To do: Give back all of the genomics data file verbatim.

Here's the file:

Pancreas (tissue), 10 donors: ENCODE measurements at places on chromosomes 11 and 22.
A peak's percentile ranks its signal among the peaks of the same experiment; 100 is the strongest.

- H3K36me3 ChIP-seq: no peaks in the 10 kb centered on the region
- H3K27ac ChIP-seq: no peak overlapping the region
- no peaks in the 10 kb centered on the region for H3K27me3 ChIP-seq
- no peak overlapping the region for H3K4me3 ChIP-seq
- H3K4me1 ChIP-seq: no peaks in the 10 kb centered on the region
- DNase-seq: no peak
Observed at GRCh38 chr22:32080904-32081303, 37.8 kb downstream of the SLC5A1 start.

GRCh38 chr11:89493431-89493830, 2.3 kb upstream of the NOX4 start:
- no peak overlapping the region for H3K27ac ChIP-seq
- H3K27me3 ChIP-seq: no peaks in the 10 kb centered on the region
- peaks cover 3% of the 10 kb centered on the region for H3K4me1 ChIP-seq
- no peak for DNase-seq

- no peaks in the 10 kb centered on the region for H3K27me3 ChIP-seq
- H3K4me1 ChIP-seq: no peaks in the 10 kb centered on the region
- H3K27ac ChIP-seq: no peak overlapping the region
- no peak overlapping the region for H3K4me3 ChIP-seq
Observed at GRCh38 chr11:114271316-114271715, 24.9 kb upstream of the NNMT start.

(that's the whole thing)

Pancreas (tissue), 10 donors: ENCODE measurements at places on chromosomes 11 and 22.
A peak's percentile ranks its signal among the peaks of the same experiment; 100 is the strongest.

- H3K36me3 ChIP-seq: no peaks in the 10 kb centered on the region
- H3K27ac ChIP-seq: no peak overlapping the region
- no peaks in the 10 kb centered on the region for H3K27me3 ChIP-seq
- no peak overlapping the region for H3K4me3 ChIP-seq
- H3K4me1 ChIP-seq: no peaks in the 10 kb centered on the region
- DNase-seq: no peak
Observed at GRCh38 chr22:32080904-32081303, 37.8 kb downstream of the SLC5A1 start.

GRCh38 chr11:89493431-89493830, 2.3 kb upstream of the NOX4 start:
- no peak overlapping the region for H3K27ac ChIP-seq
- H3K27me3 ChIP-seq: no peaks in the 10 kb centered on the region
- peaks cover 3% of the 10 kb centered on the region for H3K4me1 ChIP-seq
- no peak for DNase-seq

- no peaks in the 10 kb centered on the region for H3K27me3 ChIP-seq
- H3K4me1 ChIP-seq: no peaks in the 10 kb centered on the region
- H3K27ac ChIP-seq: no peak overlapping the region
- no peak overlapping the region for H3K4me3 ChIP-seq
Observed at GRCh38 chr11:114271316-114271715, 24.9 kb upstream of the NNMT start.